Scout Car M11-5

M1: General
Date of first acceptance 1934 Total acceptances 76
Manufacturer Indiana Motortruck Co. Crew 4 men
M1: Dimensions
Combat weight 7,700lbs
3,500kg
Height 78"
200cm
Length 199"
505cm
Width 80.5"
204cm
Tread 64"
160cm
Wheelbase 131"
333cm
Ground clearance 10.25"
26.04cm
Ground pressure 67psi
4.7kg/cm²
M1: Armament
Type Mount Traverse Elevation
.50cal MG Fender pintle mount Manual Manual
Two .30cal MG Pintle mounts on passenger compartment side Manual Manual
M1: Armor
Hull
Location Thickness
Front .5"
1.3cm
Sides .25"
.64cm
Rear .3125"
.7938cm
M1: Automotive
Engine Hercules JXC; 6 cylinder, 4 cycle, L-head gasoline
Horsepower 75 Fuel capacity ~30gal
~110L
Transmission Brown-Lipe, 4 speeds forward, 1 reverse with dual range auxiliary transmission
Steering Steering wheel
M1: Suspension
Type Road wheels Shock absorbers
Leaf spring 2/side On each wheel
M1: Performance
Max level road speed 50mph
80kph
Max grade 35°
Max vertical obstacle 14"
36cm
Turning radius 58'
18m
Max fording depth 30"
76cm
Cruising range ~200mi
~320km

The scout car M1 was based on the Model 12x4 1.5-ton four-wheel drive truck. A pintle mount for a .50cal machine gun was provided just in front of the passenger door, and a .30cal machine gun pintle mount was installed on each side of the rear of the passenger compartment. The vehicle was open-topped, and a canvas top could be installed. The windshield could be protected by a folding armor flap.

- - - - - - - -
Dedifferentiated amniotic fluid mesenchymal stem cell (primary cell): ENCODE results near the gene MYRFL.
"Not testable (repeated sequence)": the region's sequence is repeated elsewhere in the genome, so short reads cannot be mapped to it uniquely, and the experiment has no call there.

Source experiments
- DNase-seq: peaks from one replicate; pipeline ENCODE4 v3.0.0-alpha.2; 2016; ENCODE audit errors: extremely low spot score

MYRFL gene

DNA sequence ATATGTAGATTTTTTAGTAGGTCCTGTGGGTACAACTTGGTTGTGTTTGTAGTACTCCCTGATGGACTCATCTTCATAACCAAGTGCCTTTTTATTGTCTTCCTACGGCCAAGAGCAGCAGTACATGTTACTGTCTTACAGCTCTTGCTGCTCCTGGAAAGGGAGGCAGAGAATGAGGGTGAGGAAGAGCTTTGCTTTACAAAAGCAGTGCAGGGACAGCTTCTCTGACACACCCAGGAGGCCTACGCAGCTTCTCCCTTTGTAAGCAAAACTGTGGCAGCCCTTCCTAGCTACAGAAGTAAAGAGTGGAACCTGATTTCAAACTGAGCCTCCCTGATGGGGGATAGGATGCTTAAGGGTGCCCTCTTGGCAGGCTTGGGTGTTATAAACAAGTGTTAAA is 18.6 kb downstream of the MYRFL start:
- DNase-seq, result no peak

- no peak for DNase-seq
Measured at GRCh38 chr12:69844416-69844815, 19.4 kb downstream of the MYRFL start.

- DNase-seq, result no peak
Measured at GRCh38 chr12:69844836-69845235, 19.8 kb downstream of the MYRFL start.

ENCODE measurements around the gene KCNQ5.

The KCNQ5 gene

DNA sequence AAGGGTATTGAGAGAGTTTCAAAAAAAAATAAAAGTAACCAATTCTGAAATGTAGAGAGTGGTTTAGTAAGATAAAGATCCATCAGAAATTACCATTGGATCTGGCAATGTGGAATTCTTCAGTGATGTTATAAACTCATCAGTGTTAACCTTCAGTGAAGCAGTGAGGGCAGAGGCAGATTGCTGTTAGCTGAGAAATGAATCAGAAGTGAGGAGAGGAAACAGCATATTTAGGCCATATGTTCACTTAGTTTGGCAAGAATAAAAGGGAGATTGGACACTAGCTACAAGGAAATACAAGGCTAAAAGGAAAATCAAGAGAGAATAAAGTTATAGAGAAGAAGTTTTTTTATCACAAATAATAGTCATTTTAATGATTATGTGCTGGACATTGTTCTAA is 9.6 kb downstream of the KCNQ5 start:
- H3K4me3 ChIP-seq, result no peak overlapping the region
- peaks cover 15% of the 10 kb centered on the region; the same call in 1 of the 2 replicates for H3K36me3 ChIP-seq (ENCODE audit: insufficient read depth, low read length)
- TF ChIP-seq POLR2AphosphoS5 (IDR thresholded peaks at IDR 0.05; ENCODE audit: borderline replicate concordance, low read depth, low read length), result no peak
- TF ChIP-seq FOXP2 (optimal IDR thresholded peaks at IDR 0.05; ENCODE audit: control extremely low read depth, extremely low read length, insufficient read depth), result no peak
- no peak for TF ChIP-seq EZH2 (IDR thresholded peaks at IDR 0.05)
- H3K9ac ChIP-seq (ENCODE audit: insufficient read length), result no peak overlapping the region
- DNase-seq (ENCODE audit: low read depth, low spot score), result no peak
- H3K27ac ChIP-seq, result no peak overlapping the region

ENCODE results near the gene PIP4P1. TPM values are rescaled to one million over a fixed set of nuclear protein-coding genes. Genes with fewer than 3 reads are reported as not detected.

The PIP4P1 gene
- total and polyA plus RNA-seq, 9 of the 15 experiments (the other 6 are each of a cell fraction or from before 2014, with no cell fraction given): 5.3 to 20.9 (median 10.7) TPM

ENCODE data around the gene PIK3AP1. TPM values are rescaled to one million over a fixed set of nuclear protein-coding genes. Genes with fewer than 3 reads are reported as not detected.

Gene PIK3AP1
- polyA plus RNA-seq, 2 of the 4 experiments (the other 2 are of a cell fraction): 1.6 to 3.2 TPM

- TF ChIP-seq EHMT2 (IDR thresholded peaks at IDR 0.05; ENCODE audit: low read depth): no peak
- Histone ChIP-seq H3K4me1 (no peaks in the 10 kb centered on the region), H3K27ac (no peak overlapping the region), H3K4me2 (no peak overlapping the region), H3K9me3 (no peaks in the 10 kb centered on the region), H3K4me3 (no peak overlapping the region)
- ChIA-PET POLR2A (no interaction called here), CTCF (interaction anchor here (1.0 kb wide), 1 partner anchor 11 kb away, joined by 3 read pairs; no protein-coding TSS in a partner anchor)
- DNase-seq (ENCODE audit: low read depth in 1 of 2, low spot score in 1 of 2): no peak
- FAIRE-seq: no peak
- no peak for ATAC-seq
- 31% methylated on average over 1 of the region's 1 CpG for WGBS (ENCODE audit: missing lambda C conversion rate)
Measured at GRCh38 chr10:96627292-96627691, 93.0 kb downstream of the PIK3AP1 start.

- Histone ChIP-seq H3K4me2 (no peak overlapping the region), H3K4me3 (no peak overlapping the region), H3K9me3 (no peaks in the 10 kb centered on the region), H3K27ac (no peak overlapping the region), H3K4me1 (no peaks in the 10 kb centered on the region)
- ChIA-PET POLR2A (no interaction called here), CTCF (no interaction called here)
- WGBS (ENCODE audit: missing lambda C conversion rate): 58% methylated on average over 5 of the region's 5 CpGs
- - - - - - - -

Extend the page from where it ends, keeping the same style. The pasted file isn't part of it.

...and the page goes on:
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References

  1. Hunnicutt, R.P. Armored Car: A History of American Wheeled Combat Vehicles. Novato, CA: Presidio Press, 2002. Reprinted from Armored Car, R.P. Hunnicutt ©2002, available from Presidio Press, 505B San Martin Drive, Suite 160, Novato, CA 94945.
  2. Doyle, David. U.S. Half-tracks: The Development and Deployment of the U.S. Army's Half-track Vehicles, Part one. Ed. Pat Stansell. Delray Beach, FL: The Ampersand Publishing Group, Inc., 2014.
  3. Tank Data, vol. 3. Aberdeen Proving Ground, MD: US Army Ordnance School, Jul 1958.
  4. AGF Board No. 2. Development of Armored Vehicles, volume II: Armored Cars, Scout Cars, and Personnel Carriers.
  5. Crismon, Fred W. U.S. Military Wheeled Vehicles. Minneapolis: Victory Publishing, Ltd., 2001.

Last updated 27 Aug 2015.
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